ST, PAUL, Minn. - Deer biologists from the Minnesota Department of Natural Resources (DNR) expect a solid hunting season when it opens this Saturday.
Those predictions are based on the fact that deer populations are stable across much of the state.
"Minnesota's deer population is largely stable in the southern half of the state because of mild winters and generally conservative deer management," said Leslie McInenly, the DNR's big game program leader. "Mild winters result in more survival of adults, more fawns being born, and more deer in the state's fields and forests the following hunting season."
The Winter season, which is a significant source of mortality in Minnesota deer, ranged from moderate to severe in northern Minnesota. As a result, permit areas across most of northern Minnesota are designated either lottery or hunter choice.
McInenly said deer permit management designations that limit hunters to one, two or five deer largely are the same as last year. The limits reflect the DNR's interest in rebuilding or maintaining the deer herd in certain portions of the state by managing the harvest.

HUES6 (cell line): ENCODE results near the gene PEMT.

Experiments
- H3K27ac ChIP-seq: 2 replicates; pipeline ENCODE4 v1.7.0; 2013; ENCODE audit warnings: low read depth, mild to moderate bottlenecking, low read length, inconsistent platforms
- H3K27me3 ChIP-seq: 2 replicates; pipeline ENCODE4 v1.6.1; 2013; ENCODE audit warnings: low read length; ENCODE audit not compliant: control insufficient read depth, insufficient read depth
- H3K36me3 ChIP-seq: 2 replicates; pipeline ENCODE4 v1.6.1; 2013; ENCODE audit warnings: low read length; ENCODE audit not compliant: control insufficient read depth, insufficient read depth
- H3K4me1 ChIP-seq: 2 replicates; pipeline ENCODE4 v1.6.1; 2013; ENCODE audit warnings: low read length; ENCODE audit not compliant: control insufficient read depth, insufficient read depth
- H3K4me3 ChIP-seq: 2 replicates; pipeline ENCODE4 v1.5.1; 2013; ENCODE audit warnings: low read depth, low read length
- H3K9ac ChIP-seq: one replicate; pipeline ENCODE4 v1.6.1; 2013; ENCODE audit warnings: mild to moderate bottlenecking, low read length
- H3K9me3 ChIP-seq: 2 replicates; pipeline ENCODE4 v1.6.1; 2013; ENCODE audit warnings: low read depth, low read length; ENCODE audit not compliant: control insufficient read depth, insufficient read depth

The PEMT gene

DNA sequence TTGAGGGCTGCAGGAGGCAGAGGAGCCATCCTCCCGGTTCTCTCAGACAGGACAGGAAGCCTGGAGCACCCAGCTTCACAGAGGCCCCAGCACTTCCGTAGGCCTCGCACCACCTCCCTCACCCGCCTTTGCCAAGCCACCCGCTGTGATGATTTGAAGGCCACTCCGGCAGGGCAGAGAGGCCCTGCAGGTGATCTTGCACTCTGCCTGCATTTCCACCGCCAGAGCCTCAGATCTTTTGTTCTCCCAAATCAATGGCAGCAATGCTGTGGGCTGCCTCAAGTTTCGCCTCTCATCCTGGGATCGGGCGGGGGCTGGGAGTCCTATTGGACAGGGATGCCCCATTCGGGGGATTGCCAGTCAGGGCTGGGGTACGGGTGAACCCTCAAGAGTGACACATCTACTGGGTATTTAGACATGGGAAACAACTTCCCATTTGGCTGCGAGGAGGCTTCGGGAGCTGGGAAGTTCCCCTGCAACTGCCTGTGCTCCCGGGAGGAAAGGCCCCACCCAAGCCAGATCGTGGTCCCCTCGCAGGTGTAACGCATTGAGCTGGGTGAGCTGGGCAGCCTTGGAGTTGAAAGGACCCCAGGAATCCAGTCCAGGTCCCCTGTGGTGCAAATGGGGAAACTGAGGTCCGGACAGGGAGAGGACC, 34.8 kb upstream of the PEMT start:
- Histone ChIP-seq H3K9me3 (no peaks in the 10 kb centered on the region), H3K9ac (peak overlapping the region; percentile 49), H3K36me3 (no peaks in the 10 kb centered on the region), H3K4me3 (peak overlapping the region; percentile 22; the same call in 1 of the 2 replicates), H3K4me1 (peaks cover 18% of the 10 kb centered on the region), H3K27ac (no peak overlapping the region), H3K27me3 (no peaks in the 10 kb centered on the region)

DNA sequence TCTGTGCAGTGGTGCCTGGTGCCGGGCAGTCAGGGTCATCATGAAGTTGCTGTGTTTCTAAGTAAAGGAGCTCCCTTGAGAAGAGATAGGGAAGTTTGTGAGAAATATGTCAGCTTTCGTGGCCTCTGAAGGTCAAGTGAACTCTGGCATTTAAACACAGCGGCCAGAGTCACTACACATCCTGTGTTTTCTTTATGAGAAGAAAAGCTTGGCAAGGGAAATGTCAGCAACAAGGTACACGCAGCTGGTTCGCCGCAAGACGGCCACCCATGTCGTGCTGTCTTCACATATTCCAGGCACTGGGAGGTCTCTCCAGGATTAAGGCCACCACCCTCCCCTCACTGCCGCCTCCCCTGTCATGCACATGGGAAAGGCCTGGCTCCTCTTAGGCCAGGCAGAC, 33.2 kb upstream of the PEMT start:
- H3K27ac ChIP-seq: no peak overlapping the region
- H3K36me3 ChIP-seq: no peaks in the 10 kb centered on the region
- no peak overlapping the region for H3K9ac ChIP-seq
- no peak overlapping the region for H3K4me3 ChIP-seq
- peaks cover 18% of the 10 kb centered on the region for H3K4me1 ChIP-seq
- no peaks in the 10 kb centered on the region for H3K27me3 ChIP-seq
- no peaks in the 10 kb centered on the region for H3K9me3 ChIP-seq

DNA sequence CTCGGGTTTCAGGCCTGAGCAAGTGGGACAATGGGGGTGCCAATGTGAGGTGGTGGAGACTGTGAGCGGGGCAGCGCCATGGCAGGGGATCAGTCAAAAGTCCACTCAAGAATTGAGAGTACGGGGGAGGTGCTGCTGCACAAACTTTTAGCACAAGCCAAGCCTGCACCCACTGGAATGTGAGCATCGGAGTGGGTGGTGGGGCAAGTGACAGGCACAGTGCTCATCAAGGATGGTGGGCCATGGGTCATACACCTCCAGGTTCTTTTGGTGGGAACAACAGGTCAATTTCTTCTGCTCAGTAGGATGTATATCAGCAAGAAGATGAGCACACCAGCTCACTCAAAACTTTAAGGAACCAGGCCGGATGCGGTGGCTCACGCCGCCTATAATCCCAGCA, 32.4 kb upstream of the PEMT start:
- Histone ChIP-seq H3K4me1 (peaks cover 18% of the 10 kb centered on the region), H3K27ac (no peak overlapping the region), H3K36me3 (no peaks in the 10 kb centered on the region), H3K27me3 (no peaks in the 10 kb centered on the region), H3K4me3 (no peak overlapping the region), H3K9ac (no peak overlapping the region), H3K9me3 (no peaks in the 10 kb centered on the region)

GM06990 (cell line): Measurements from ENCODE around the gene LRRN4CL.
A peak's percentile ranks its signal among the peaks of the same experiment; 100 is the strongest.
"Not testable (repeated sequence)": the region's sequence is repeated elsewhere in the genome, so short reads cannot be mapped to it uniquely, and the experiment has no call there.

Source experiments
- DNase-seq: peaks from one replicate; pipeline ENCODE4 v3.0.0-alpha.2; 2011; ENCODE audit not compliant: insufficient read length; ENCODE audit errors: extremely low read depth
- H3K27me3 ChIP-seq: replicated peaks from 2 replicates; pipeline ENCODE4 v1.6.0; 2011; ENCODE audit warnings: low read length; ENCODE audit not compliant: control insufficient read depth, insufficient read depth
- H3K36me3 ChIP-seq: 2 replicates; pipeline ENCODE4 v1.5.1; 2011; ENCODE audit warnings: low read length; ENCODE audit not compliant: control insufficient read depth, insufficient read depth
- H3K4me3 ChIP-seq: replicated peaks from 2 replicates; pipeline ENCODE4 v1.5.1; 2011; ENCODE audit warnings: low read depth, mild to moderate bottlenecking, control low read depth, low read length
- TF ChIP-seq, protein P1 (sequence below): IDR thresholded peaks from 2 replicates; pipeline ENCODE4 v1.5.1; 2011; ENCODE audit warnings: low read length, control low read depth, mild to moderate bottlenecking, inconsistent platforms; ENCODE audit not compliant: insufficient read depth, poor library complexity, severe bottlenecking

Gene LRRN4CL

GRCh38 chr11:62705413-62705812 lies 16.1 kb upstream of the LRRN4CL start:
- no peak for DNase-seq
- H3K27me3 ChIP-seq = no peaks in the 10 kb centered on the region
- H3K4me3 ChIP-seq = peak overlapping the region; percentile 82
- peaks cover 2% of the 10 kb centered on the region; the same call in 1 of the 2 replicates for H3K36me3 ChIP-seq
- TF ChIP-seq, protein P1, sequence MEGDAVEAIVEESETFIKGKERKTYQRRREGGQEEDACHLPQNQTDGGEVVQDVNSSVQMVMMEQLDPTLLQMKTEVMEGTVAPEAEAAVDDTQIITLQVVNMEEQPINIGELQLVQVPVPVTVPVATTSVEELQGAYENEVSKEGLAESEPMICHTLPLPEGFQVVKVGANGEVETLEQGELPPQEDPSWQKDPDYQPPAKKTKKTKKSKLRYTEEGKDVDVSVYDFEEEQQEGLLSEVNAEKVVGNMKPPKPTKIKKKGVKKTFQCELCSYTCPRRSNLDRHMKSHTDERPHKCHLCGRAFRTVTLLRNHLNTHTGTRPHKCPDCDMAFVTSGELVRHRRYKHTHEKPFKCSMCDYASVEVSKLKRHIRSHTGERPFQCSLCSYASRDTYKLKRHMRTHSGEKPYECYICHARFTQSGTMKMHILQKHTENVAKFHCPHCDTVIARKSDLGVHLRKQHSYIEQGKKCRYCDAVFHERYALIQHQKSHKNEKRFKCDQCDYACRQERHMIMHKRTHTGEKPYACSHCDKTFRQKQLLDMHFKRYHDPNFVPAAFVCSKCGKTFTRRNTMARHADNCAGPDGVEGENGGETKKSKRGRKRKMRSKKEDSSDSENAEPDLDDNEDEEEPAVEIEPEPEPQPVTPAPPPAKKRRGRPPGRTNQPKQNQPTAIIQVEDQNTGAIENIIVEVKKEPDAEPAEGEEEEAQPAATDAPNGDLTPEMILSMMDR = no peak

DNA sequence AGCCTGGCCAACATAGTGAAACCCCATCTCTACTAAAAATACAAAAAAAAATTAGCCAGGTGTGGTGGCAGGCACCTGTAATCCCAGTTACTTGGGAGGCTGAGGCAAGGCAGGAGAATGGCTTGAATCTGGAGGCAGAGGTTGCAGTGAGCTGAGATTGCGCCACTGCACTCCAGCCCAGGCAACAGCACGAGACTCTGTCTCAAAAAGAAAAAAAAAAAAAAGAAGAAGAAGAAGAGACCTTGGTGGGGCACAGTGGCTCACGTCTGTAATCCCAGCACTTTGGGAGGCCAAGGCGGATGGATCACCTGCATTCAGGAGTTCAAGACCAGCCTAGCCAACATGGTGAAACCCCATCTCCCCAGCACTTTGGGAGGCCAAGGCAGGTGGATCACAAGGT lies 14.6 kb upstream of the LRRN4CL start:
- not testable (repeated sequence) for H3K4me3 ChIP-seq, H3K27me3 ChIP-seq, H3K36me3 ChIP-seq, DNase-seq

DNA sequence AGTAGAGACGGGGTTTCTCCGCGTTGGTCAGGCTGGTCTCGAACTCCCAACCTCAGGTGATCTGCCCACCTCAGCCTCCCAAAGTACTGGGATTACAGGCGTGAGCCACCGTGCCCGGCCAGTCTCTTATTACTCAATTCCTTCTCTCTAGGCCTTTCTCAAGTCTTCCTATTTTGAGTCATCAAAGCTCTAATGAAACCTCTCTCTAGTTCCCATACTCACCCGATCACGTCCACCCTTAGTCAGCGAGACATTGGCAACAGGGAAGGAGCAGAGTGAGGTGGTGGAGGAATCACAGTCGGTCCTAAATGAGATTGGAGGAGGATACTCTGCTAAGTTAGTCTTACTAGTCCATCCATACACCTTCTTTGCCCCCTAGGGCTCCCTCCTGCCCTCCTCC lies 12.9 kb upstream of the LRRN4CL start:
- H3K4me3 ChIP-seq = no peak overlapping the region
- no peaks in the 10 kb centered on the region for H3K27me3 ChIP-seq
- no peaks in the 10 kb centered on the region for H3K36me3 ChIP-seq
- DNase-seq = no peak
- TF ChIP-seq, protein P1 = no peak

Hunters may find farmland conditions more challenging due to a late corn harvest, which results in a substantial amount of standing corn.
Last year, the DNR says Minnesota's nearly 500,000 deer hunters harvested 186,000 deer. A similar harvest is expected this year.
The firearms deer season concludes Sunday, Nov. 24, in Series 100 permit areas, which cover much of northeastern Minnesota. In Series 300 permit areas, which cover the southeastern corner of the state, the first season ends Sunday, Nov.17, but a late season opens Saturday, Nov. 23, and concludes Sunday, Dec. 1. Firearms season ends Sunday, Nov. 17, in Series 200 permit areas, which cover the remainder of the state.
Minnesota's deer harvest has varied widely over the past half century. In a historical context, too many deer were taken during the 1960s, forcing the closure of the deer season in 1971 and a rebuilding of the deer herd from the 1970s through the 1990s.
The highest deer harvest occurred in 2003, when 290,000 deer were taken as part of an effort to reduce the deer herd. Today, the DNR manages the deer population based on goals established with public input.
(Copyright 2013 by KARE. All Rights Reserved. This material may not be published, broadcast, rewritten or redistributed. )